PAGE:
This study had the following specific aims:
The investigators confirmed the radiation-sensitivity of the CP, measuring significant cellular and molecular damage to the CP after exposure to X-ray and 56Fe radiation. The experiments include young and age-matched old reference groups to provide a means to distinguish between radiation effects and normal aging. The investigators discovered long-lived molecular signaling changes in the CNS after exposure to space radiation using transcriptomic, proteomic and metabolomics analyses of several brain regions (hippocampus, CP, CSF, and cortex) collected at ~3 days to ~21 months after whole body HZE or X-ray exposures (10-200cGy), usually for rats also tested on one or more psychometric assay. Expression profiling and bioinformatics identified a significant Huntington’s disease subnetwork and significant associations with neuroinflammation, oxidative stress, and various neurological diseases and neurocognitive dysfunctions.
The investigators demonstrated that cranial exposure of young adult rats to heavy particle ionizing radiation (HZE, 56Fe, and 12C) causes neurocognitive deficits that persist to very old age, that the magnitude of the deficits are variable across animals and was associated with molecular and cellular damage to the CP and hippocampus. At ~2 years after exposures, there were histological changes of the CP including occluded endothelial vessels, increases in the frequency of amyloid deposits throughout the CNS, and decreased epithelial expression of proteins that normally prevent amyloid fibril formation in CNS. In support of observation, the investigators found increased frequencies of amyloid plaques in exposed animals but noted that the increase in plaque frequency was delayed 4-9 months after exposure. These findings suggest that space radiation may increase the risks for Alzheimer-related pathologies in the brain, long after the exposure. The investigators also confirmed the hypothesis that radiation exposure damaged the ability of the CP to produce normal cerebral spinal fluid. Animals exposed to 10 and 100cGy 56Fe showed changes in many proteins associated with various neurological diseases, psychological disorders, neuronal cell death and survival. They also discovered molecular signaling changes that are associated with inter-individual variation in behavioral responses to HZE radiation, related to memory deficits and increased anxiety in rats.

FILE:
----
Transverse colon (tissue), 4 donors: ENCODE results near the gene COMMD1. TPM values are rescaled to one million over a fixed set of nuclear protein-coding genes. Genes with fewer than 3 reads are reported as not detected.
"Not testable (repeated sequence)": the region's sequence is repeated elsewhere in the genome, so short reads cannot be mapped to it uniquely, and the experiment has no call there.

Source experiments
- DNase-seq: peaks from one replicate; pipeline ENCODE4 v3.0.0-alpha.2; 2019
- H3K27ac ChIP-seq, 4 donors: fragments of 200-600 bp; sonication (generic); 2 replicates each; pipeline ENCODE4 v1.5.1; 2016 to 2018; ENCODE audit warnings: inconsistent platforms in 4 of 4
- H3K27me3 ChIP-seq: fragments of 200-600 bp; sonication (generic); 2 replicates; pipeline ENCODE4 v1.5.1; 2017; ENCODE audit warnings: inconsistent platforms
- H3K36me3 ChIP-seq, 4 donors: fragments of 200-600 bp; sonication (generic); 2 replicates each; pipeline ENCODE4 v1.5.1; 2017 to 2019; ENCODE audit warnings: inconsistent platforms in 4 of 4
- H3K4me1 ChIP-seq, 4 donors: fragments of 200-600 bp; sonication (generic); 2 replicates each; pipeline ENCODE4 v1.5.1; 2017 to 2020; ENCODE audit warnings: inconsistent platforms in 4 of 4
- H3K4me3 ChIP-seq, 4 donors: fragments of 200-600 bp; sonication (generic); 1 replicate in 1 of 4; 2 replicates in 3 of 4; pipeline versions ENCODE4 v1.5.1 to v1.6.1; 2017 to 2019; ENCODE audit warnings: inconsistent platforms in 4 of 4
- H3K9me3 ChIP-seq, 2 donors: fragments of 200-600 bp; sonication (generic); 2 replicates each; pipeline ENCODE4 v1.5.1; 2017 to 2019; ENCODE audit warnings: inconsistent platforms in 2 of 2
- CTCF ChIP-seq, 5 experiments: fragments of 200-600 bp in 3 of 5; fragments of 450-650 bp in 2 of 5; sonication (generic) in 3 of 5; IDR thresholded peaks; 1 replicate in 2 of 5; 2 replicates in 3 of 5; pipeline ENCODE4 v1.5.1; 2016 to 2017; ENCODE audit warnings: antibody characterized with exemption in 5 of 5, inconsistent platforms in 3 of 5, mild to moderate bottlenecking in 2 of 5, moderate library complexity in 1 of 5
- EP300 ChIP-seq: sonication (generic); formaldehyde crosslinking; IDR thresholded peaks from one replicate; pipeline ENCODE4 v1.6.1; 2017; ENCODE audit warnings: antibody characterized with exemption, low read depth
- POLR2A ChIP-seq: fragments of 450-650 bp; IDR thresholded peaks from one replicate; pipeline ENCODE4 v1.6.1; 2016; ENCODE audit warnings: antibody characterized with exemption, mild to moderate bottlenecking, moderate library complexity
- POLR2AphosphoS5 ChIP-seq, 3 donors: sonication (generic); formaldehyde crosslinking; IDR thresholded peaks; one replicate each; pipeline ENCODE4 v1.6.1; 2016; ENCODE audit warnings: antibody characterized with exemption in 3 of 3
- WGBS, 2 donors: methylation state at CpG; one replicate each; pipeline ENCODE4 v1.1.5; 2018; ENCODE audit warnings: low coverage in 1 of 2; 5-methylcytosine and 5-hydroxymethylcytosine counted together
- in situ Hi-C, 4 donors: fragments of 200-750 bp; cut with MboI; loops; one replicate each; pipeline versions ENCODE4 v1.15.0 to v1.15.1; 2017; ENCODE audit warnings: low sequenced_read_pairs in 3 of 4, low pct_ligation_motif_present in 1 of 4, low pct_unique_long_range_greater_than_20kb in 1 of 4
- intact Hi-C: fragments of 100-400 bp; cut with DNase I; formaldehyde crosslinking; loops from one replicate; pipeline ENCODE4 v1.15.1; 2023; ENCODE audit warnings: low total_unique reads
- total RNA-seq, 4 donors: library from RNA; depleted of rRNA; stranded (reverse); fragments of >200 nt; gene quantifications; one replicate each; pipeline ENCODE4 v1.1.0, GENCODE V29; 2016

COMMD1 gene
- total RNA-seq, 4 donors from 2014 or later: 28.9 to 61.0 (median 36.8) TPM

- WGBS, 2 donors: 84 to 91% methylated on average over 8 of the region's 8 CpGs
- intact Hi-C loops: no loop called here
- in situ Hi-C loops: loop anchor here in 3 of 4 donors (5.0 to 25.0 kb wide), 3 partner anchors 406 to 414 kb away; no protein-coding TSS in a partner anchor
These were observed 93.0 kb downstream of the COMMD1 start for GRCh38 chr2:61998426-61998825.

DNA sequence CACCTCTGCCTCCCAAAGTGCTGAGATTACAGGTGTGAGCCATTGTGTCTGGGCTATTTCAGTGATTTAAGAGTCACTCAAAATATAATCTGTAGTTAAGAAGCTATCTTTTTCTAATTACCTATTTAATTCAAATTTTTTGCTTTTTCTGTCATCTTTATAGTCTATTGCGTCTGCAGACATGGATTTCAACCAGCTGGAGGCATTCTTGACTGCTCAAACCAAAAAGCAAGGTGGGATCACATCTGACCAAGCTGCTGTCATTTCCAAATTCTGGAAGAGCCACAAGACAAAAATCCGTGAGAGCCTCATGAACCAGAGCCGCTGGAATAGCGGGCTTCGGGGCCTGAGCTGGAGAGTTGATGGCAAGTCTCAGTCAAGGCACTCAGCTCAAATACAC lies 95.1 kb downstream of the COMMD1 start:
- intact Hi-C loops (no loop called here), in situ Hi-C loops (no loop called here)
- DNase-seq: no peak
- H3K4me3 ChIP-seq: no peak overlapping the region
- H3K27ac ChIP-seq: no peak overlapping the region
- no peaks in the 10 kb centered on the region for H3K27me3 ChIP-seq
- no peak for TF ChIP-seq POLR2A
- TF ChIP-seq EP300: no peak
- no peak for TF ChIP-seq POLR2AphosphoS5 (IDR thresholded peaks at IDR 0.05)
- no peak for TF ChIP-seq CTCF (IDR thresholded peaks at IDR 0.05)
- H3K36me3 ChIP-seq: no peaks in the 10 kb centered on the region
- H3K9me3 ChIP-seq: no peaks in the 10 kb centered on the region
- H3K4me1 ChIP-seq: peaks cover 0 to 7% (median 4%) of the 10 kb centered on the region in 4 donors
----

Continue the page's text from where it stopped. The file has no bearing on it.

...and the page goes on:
In summary, this research in a rat model identified persistent histological and molecular defects in the various CNS tissues (CP, CSF, and hippocampus) that are different from normal aging and are associated with long-term neurocognitive dysfunction related to memory deficits, increased anxiety, and increased plaque formation long after HZE exposures.
No data sets are available. A final report was archived.
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